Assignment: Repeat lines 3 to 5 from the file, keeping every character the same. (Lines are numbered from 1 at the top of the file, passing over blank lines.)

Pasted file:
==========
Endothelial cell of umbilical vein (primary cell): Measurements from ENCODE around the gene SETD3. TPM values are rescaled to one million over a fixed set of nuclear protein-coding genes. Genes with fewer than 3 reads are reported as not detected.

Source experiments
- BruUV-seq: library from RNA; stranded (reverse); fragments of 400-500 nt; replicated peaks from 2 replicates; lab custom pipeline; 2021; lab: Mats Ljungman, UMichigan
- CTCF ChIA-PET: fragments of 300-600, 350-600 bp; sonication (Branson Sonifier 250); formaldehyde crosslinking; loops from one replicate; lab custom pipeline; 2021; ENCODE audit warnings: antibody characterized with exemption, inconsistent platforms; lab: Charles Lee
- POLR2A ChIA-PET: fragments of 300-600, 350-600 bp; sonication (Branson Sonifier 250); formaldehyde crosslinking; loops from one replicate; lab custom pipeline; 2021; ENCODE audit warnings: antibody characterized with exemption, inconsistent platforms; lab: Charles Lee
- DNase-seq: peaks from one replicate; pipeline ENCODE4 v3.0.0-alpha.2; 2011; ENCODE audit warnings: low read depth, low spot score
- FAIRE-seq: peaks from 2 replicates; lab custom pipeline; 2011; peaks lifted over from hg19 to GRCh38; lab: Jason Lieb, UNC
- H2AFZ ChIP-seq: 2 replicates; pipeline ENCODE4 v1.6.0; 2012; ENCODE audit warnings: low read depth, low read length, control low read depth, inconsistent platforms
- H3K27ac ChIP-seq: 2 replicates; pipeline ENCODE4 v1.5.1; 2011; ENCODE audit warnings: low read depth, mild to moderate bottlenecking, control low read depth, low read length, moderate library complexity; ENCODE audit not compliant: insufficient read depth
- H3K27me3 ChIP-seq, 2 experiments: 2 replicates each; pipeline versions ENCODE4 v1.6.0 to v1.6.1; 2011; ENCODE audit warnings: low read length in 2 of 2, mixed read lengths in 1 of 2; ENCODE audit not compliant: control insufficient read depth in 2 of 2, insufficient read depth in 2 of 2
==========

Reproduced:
- BruUV-seq: library from RNA; stranded (reverse); fragments of 400-500 nt; replicated peaks from 2 replicates; lab custom pipeline; 2021; lab: Mats Ljungman, UMichigan
- CTCF ChIA-PET: fragments of 300-600, 350-600 bp; sonication (Branson Sonifier 250); formaldehyde crosslinking; loops from one replicate; lab custom pipeline; 2021; ENCODE audit warnings: antibody characterized with exemption, inconsistent platforms; lab: Charles Lee
- POLR2A ChIA-PET: fragments of 300-600, 350-600 bp; sonication (Branson Sonifier 250); formaldehyde crosslinking; loops from one replicate; lab custom pipeline; 2021; ENCODE audit warnings: antibody characterized with exemption, inconsistent platforms; lab: Charles Lee